Censorship 2.0: #MostCensored countries use digital and traditional tactics to silence media

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CPJ released its report on the world’s 10 most censored countries on Tuesday. We found that repressive governments are using sophisticated digital censorship and surveillance alongside more traditional methods to silence independent media. Read more here.

On July 4, the Cuban government issued Decree 370 that establishes the “informatization of society.” Article 68 bans “hosting a site on servers located in a foreign country” and disseminating “information contrary to the social interest, morals, good manners and integrity of people” on public networks. A Cuban blogger, who runs a website hosted abroad, told CPJ, “What do they mean by ‘moral’? Socialist moral? Revolutionary moral? It’s a trap.” Read more here.

Separately in Cuba, Roberto Quiñones, a contributor for the news website CubaNet, was taken to prison Wednesday to serve a year-long sentence of “correctional labor.” Quiñones was arrested and beaten while covering a trial in Guantánamo in April.

Meanwhile in Iran, a columnist was sentenced to 6 months in prison for an Instagram post.

Global press freedom updates

  • Five staffers of Turkey’s Cumhuriyet newspaper released from jail
  • Project Miroslava’ finds flaws in Mexico’s investigation of journalist murder
  • CPJ Safety Advisory: Covering the aftermath of Hurricane Dorian in the Bahamas
  • In Iraqi Kurdistan, freedom of expression is “on the brink of extinction,” a freelance journalist told CPJ recently. Separately in the autonomous region, Roj News journalist Bryar Muhamad Mustafa has been detained without charge by Asayish security forces since August 21. The same security forces, affiliated with the ruling KDP, has also detained Spanish reporter Ferran Barber, who contributes to Publico and El Mundo, between August 8 and September 4, then deported him a few days later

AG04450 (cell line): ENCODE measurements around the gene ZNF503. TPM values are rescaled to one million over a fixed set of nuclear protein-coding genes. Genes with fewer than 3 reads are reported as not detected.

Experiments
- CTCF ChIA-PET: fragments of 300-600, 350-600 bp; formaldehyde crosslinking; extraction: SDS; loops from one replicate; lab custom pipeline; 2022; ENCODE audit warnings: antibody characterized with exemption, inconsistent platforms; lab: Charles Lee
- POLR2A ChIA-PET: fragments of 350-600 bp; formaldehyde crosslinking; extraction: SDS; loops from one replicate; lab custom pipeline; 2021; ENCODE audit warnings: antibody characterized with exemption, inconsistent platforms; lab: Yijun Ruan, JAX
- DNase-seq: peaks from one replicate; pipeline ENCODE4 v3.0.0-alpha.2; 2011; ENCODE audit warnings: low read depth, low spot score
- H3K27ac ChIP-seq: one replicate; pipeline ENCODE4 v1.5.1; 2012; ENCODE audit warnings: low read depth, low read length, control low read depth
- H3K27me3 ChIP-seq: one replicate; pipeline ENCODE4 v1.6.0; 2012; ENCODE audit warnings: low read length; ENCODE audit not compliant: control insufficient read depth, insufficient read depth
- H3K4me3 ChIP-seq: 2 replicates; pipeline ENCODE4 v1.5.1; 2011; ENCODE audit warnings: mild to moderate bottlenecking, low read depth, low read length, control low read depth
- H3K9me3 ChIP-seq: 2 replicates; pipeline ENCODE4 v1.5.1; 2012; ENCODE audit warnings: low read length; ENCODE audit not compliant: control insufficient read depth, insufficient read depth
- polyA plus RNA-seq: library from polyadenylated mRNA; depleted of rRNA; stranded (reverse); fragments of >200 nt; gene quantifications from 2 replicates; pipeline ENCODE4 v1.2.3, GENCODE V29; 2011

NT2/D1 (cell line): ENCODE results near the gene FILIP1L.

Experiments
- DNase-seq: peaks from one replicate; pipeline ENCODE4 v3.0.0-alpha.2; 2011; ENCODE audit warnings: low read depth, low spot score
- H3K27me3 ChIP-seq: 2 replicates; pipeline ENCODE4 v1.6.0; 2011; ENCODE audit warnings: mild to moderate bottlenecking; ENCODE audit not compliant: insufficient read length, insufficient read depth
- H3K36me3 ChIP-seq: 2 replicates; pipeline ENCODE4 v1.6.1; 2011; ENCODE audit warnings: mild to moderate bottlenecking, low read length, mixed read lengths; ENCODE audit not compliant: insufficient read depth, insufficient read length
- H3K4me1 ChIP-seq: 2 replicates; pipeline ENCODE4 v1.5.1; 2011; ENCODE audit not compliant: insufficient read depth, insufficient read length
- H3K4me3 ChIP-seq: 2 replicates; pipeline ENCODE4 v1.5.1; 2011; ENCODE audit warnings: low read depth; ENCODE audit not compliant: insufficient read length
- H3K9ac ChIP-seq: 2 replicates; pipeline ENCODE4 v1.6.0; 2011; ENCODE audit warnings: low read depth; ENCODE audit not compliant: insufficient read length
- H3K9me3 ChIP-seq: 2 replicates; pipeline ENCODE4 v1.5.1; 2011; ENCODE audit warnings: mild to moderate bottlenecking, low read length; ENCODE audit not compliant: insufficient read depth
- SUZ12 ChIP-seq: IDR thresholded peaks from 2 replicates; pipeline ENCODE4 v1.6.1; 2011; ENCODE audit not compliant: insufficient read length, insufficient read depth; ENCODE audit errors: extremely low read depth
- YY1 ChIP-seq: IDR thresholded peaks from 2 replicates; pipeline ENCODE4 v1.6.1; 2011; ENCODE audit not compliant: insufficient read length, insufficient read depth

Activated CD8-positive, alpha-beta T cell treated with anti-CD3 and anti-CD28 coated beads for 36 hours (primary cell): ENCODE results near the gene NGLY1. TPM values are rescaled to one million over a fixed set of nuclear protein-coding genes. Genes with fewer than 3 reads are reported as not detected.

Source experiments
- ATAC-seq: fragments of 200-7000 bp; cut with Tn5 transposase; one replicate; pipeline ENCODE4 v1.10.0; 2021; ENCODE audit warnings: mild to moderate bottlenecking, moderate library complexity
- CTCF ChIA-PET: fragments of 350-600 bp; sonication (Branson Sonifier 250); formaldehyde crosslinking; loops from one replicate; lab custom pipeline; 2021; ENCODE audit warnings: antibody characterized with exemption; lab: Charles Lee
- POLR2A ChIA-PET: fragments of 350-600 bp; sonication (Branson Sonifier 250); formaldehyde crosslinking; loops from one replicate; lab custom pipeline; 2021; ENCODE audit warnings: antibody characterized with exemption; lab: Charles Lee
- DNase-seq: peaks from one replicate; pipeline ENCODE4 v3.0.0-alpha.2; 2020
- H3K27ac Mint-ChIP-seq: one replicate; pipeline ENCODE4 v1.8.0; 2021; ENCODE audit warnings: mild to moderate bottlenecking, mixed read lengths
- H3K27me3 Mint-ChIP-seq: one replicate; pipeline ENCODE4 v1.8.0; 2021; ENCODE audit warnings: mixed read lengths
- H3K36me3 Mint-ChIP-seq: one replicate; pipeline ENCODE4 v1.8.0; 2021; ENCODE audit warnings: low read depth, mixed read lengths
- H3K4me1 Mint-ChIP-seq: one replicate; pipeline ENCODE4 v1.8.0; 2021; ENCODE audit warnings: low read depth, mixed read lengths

• Asia Plus, one of Tajikistan’s largest independent news agencies, reported via a mirror site earlier in September that its main websites and business emails stopped working completely on August 19
  • Syrian reporter Ahmed Rahal abducted by Hayat Tahrir al-Sham militant group in Idlib
  • Somaliland police raid Horyaal 24 TV offices, arrest owner Mohamed Osman Mireh
  • Nigerian publisher Agba Jalingo charged with treason
  • Police hold 2 journalists for 13 days without charge in Equatorial Guinea
  • Egyptian security forces arrest son of al-Mashhad editor Magdi Shandi
  • Nicaraguan customs authorities target 2 newspapers with ink, paper seizures
  • El Salvador bans 2 investigative outlets from press conferences at presidential residence
  • Montenegro authorities should not contest journalist Jovo Martinović’s appeal
  • Hong Kong police hit journalists covering protests with tear gas and pepper spray


Clashes between protesters and police in Cairo on January 29, 2013, on the second anniversary of the Egyptian revolution. (Mahmoud Abu Zeid, known as Shawkan) Shawkan’s work is on display at St. Ann's Warehouse in Brooklyn through October 6.
Clashes between protesters and police in Cairo on January 29, 2013, on the second anniversary of the Egyptian revolution. (Mahmoud Abu Zeid, known as Shawkan) Shawkan’s work is on display at St. Ann’s Warehouse in Brooklyn through October 6.

If you happen to be in New York before October 6, make sure to head to St. Ann’s Warehouse in Brooklyn’s DUMBO neighborhood, where CPJ has collaborated on a photo exhibit titled “Journalists Under Fire.” The exhibit is part of Photoville, an annual outdoor photography festival. Inspired in part by CPJ’s book and digital campaign, “The Last Column,” the display presents work of several visual journalists who have been killed or are currently working under threat. It also uses CPJ data to highlight the risks photojournalists face in the line of duty.

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